How to create a bullet bar chart

The bullet bar or bullet graph is one of the very few "new" chart types which were not invented already a long time ago. Its creator is a data visualization expert and book author Stephen Few, who devised the concept in 2005. Though the bullet bar provides more information than a bar chart, it needs the same amount of space. It is easy to read and provides a quick visual comparison, even for people who've never seen this chart type before. 

The bullet chart is great to show how and if something achieved its goal: revenue, racing results etc. If you have a story of the (numerous) examples where targets have been missed, this is the chart to use. Think of large public building projects and how they failed to be on time and on the budget: 


1

Preparing and importing the data

To create this chart type, you'll need:

  • One header row containing descriptive labels.
  • One column containing categories. This will determine the label in front of each bullet bar. In our case, that's the project. 
  • Two columns containing numeric values. In each row, one number will determine the length of the outer bar and one number will determine the length of the inner bar. Please note that both columns (=outer and inner bar) should have values of the same measure/currency. In our case, that's costs in Euro.
    The two bars will later be distinguished by colors. Consider the normal bar chart type if you want to display just one column with data.

Below is the data we used to create the chart at the top of the page:

Project Planned costs Actual costs
Elbphilharmonie - This building saw costs rising 15-fold, from 70 to 600 Million Euro. 0.07 0.6
Electronic Health Insurance Card - Originally costs for the introduction where planned for 1,6 Billion Euro, experts estimate the current budget at at least 5 Billion Euro. 1.6 5
Flughafen Berlin - A series of problems lead to a rise from 2 to 4,3 Billion Euro. 2 4.3
Stuttgart 21 - Costs for Stuttgart's new railway station rose from 2 to 6,8 billion Euro. 2 6.8

Source: Spiegel Online

Once you have prepared your data, create a new chart in Datawrapper. You can do so by going to our homepage and clicking on "Start creating". In Step 1: Upload, you can either copy & paste your dataset or upload it as a .csv or as an Excel or Google Spreadsheet.  After pasting the data into Datawrapper, the text field on the right should look something like this:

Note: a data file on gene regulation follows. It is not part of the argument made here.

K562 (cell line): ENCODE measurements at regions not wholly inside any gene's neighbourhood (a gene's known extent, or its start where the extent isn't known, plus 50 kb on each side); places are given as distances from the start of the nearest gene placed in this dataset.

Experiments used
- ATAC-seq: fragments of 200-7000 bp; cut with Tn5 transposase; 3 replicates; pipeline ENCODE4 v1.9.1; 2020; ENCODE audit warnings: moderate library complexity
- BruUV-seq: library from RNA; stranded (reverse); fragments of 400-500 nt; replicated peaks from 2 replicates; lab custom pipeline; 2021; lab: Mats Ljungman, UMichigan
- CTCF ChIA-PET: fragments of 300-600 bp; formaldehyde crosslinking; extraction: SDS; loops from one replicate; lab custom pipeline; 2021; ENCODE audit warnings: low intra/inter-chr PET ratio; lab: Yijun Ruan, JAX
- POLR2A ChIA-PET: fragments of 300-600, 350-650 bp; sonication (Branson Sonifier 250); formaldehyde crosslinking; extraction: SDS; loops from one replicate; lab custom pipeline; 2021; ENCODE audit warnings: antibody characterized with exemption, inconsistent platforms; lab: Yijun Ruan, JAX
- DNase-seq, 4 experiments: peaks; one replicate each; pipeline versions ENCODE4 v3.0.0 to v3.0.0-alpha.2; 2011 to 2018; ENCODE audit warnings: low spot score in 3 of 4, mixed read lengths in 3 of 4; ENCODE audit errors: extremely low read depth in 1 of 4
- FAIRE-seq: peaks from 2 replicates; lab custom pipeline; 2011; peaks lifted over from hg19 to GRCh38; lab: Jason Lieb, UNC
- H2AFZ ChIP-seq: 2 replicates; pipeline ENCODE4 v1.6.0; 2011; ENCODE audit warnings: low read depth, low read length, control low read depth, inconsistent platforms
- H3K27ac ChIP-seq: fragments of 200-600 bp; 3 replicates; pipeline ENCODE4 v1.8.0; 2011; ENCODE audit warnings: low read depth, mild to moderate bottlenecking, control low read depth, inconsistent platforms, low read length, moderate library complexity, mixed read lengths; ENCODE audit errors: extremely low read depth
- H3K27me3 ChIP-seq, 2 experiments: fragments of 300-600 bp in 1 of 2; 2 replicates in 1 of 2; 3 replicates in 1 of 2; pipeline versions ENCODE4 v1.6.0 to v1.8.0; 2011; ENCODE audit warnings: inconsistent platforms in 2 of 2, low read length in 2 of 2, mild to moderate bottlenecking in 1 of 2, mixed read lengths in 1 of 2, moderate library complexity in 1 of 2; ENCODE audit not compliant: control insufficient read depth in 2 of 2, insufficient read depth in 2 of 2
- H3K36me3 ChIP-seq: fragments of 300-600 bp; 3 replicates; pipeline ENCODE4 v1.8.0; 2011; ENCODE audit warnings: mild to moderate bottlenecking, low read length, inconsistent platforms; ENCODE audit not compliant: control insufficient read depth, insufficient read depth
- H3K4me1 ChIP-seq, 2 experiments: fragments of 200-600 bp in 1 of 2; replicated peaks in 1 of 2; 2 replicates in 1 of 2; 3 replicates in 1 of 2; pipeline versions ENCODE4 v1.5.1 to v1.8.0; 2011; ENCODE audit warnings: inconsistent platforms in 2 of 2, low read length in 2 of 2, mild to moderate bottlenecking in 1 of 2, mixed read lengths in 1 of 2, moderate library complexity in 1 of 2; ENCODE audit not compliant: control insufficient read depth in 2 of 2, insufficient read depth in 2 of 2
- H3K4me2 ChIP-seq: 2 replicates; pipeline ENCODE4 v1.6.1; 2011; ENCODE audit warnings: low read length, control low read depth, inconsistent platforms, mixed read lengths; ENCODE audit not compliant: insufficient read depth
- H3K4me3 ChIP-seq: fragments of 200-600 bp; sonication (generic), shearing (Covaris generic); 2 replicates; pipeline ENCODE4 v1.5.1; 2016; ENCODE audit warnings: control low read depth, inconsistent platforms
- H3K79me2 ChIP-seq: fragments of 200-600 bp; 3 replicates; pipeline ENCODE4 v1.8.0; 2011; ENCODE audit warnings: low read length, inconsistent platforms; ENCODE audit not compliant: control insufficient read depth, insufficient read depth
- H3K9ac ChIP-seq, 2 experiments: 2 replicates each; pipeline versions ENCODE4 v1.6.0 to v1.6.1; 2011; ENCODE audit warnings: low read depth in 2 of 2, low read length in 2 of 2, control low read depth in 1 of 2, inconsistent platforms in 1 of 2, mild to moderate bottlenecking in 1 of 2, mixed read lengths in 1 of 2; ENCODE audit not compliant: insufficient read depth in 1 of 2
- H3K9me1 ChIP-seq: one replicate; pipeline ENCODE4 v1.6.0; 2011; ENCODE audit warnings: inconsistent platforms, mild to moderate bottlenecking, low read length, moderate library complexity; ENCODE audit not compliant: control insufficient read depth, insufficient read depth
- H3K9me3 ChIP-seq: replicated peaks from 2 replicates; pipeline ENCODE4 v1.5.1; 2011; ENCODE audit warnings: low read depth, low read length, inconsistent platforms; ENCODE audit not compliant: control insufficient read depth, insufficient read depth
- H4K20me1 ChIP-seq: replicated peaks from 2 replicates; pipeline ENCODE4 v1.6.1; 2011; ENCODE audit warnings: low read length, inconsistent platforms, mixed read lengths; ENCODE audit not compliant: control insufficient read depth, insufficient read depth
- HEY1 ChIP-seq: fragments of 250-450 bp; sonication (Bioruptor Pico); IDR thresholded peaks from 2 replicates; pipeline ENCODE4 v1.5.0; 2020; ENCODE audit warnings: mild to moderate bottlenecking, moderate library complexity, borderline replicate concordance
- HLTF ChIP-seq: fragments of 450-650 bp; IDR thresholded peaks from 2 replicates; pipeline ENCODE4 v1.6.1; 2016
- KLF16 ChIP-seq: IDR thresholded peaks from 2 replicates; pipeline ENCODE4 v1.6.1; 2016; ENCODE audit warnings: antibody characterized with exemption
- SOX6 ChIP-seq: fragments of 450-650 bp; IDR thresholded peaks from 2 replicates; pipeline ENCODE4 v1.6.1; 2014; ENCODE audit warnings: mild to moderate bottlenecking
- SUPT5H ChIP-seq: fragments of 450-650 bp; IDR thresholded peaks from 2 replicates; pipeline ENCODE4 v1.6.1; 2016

Click "Proceed" at the bottom right to go to the next step.


2

Check & Describe

In the second step, you can check if your dataset was imported correctly and make changes to it - if necessary. If you did not upload a header row, you have to untick "First row as label" to avoid losing your first row of data. Always remember to do this if you don't have descriptive row and column headers.

In step 2, your data should resemble the figure below- automatically sorted into columns and rows. You can see that Datawrapper correctly recognized your numbers as numbers (and not as text or dates) because they are colored in blue and are right-aligned. To learn more about the Datawrapper's automatic recognition of data formats, visit this article.

Click on "Proceed" at the bottom left to go to Step 3: Visualize.


3

Visualize

In this step, you'll see a grid of chart types displayed under the first tab ''Chart type''. Odds are that your data will automatically be displayed as a line chart. To switch to bullet bars, click on the "Bullet Bars" symbol in the grid:

You will now see your data displayed as a bullet bar, without a title, descriptions or customized colors. The next step would be to further refine, annotate & define this chart.  We have covered this in a separate tutorial found here.

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